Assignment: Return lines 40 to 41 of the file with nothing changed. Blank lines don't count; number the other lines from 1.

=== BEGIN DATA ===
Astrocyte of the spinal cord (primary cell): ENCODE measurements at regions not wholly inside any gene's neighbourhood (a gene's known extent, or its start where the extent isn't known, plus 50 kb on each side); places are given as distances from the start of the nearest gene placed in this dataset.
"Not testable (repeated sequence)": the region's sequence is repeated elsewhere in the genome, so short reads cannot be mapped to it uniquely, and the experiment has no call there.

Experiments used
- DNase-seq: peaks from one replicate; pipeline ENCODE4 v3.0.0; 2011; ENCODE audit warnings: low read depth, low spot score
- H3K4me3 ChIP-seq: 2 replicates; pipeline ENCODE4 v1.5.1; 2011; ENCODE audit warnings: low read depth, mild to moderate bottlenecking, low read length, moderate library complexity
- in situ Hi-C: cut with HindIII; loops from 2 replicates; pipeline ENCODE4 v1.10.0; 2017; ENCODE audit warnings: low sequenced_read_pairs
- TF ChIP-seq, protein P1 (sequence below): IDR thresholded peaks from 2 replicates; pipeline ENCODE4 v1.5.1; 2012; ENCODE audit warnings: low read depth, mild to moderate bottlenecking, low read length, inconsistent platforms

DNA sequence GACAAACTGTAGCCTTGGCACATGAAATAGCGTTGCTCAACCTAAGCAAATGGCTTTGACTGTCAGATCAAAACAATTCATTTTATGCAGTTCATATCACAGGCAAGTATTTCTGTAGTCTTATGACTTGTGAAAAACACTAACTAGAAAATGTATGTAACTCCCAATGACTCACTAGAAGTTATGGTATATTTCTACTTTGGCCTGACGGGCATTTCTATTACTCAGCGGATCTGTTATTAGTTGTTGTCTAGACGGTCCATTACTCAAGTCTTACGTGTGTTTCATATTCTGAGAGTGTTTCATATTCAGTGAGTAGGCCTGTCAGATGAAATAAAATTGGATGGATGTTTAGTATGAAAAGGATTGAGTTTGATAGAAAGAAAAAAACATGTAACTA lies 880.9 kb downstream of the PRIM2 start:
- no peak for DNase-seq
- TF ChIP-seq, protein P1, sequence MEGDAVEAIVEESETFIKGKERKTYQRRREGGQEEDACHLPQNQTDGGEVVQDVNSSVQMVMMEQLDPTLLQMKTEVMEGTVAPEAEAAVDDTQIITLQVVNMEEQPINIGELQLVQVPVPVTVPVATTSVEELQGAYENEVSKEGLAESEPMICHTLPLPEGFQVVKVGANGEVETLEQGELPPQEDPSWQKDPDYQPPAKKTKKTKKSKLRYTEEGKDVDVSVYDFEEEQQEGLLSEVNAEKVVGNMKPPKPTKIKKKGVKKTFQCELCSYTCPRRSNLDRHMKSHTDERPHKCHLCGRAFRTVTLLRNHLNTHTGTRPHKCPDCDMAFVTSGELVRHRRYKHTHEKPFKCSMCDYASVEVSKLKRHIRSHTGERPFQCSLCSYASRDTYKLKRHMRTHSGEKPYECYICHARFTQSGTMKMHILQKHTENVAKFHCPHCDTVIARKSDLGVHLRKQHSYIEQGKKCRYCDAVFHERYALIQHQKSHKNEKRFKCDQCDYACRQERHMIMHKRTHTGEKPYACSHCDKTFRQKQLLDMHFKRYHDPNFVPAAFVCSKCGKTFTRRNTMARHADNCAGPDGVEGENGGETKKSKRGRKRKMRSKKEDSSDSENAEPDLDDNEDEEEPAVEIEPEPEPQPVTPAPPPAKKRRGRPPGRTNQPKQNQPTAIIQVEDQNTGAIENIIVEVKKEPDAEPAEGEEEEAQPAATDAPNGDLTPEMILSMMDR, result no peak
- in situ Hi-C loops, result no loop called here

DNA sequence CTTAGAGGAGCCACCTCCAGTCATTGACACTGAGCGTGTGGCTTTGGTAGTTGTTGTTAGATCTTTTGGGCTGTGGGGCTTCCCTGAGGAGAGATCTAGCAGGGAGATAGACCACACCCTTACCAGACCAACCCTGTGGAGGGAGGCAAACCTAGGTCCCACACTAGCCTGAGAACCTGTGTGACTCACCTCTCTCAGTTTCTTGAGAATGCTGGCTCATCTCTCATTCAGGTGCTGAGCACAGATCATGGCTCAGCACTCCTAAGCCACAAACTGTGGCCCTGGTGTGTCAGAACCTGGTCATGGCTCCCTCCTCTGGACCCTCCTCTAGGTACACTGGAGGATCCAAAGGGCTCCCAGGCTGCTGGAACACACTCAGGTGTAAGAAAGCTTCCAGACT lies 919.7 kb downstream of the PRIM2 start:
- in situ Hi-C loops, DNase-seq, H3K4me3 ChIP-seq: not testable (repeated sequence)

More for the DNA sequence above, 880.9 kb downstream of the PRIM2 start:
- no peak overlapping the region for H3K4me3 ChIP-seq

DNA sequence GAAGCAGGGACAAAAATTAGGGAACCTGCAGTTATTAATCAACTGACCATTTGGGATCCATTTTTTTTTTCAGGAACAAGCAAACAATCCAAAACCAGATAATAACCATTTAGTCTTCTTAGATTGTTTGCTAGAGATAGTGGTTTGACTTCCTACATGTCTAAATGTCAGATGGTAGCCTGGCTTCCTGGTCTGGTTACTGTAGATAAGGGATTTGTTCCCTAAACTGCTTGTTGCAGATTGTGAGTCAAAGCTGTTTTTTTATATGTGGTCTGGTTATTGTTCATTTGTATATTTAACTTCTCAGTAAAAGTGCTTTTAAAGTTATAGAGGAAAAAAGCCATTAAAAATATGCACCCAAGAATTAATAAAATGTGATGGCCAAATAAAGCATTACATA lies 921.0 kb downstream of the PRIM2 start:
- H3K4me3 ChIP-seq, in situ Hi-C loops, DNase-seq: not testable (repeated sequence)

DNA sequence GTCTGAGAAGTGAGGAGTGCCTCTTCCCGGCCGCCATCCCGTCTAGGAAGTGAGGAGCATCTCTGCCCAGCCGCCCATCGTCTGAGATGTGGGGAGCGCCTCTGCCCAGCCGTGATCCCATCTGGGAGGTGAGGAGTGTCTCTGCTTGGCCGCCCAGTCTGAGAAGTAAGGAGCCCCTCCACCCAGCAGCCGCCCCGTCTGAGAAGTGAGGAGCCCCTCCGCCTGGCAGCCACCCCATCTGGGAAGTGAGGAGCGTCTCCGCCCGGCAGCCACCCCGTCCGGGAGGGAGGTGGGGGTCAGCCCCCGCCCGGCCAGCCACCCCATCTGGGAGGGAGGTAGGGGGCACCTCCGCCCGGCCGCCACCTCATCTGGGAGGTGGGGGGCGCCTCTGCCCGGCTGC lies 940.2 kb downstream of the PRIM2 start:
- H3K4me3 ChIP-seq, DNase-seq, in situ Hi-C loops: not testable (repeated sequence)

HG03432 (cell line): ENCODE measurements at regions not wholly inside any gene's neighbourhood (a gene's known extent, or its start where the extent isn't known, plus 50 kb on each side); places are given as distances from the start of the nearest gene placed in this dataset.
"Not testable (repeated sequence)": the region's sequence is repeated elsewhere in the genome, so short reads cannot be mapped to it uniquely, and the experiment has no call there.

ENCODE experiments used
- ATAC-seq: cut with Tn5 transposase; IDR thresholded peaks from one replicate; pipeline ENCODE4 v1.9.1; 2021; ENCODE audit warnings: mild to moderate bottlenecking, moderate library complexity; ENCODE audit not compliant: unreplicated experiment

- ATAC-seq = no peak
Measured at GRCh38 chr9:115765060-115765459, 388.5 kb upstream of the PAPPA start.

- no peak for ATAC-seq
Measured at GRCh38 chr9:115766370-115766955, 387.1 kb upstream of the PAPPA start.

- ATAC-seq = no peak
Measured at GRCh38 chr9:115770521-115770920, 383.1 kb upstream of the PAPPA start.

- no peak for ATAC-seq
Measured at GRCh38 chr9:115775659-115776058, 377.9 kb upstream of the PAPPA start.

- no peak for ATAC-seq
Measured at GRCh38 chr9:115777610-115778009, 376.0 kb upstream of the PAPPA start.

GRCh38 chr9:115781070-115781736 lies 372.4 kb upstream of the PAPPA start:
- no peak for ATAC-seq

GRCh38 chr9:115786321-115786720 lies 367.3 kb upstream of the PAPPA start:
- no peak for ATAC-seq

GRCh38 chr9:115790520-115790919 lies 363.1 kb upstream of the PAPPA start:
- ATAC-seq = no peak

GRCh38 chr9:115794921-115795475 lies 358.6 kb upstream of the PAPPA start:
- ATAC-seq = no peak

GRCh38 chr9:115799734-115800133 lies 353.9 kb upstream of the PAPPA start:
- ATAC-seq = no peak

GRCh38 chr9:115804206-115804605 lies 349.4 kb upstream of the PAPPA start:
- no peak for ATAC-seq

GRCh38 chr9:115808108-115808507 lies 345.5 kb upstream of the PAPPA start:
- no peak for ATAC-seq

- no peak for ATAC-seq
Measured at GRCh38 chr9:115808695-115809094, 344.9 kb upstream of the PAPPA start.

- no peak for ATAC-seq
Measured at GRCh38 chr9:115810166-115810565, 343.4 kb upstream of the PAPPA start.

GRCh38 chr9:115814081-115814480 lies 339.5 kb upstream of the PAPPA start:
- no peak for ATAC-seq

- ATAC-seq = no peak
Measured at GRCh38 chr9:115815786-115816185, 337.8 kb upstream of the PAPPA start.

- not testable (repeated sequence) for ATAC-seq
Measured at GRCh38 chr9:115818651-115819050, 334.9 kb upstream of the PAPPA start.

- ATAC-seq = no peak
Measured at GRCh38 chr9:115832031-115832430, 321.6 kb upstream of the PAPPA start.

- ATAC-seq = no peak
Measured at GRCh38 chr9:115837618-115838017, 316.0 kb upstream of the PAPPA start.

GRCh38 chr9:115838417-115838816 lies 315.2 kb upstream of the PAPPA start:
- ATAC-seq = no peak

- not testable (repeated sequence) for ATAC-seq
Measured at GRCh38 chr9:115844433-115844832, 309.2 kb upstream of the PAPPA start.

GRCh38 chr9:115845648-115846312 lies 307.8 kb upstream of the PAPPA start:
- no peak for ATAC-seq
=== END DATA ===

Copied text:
GRCh38 chr9:115794921-115795475 lies 358.6 kb upstream of the PAPPA start:
- ATAC-seq = no peak